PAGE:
Who Signed The Buganda Agreement In 1900
By establishing Uganda`s northern border as the Kafu River, the Colvile Agreement of 1894 formalized that Uganda would obtain certain areas in exchange for their support against Bunyoro.  Two of the “lost counties” (Buyaga and Bugangaizi) were returned to Bunyoro after the referendum on lost counties in Uganda in 1964.  5. The laws enacted by Her Majesty`s Government for the General Management of the Ugandan Protectorate also apply to the Kingdom of Uganda, unless they conflict with the provisions of this agreement, in which case the provisions of that agreement constitute a particular exception with respect to the Kingdom of Uganda. Assuming that the territory of the Kingdom of Uganda, which consists within the borders mentioned in the agreement, amounts to 19,600 square miles, it will be divided into the following proportions: the agreement was negotiated by Alfred Tucker, Bishop of Uganda, and signed among others by The Bugandas Katikiro Apollo Kagwa on behalf of the Kabaka (Daudiwa II) who was a young child at that time. and Sir Harry Johnston, on behalf of the British colonial government. The kabaka site was founded by Kabaka Mwanga II and the largest palace to date serves as the official residence of the last 6 kings of the Kingdom of Buganda. The word Twekobe gathers in unity for a cause, from where the inhabitants of Buganda gathered to build a palace for Kabaka on Mengo Hill, and it was in the palace that the Buganda Agreement was signed in 1900, which defined the future of Uganda. In 1935, Sir Philip Mitchell arrived in Uganda as governor after serving in Tanganjika for the past sixteen years.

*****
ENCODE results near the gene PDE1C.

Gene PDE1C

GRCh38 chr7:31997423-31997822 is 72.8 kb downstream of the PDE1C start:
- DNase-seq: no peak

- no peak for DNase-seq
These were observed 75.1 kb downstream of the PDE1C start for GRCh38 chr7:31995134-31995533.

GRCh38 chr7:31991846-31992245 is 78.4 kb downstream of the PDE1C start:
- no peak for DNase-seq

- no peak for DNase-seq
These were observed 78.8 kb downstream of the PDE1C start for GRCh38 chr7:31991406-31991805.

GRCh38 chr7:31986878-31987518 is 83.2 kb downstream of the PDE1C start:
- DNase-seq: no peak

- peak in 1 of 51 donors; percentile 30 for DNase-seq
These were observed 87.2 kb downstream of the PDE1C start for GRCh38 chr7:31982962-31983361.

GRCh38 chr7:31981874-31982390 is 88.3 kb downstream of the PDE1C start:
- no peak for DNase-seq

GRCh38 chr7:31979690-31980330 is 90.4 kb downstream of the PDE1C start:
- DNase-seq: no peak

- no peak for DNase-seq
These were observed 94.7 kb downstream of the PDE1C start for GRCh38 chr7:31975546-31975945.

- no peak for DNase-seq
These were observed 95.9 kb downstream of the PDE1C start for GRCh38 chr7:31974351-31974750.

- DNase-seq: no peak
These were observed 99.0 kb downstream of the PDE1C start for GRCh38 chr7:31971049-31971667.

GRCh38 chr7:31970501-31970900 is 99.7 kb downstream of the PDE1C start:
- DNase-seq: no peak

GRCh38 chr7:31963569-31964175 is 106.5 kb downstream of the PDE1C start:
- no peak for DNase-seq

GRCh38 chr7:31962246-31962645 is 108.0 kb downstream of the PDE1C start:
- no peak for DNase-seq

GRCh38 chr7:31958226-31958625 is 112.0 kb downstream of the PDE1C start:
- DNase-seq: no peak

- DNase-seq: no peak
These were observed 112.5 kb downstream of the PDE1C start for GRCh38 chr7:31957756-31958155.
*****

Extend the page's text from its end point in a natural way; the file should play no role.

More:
He was convinced that the relationship between Uganda and the protective power should have a different character than that of the local authorities and the Tanganjika government.  Recognizing that the early protectorate had produced a pattern of growing distrust and clandestine change, Mitchell devised a plan to reform and restructure the system between the protectorate government and the Buganda government.  In asserting that the relationship between the protectorate government and the government of Buganda`s mother was that of protected and non-indirect domination, he planned to replace the post of provincial commissioner of Buganda with a resident and to remove district officials from the centre, provided that Kabaka was required to follow the advice of the resident and his collaborators.  However, under the Ugandan Convention of 1900, Kabaka was only required to respond to such advice in the case of the implementation of the Lukiiko resolutions. Relations between Kabaka, the protectorate government and its ministers deteriorated and, due to the limited power of the governor under the 1900 agreement to impose its council on Kabaka, the reorganization led to a steady decline in the influence that the protectorate government could exert in Buganda.  We, the undersigned, signed Sir Henry Hamilton Johnston, K.C.B, Her Majesty`s Special Commissioner, Commander-in-Chief and Consul General for the Ugandan protectorate and the neighbouring territories, on behalf of Her Majesty the Queen of Great Britain and Ireland, Empress of Lndia; And the regents and sub-appointed chiefs of the Kingdom of Uganda, on behalf of the Kabaka (kings) of Uganda, and the Ugandan chiefs and people, on the other, agree with the following articles concerning the government and administration of the Kingdom of Uganda.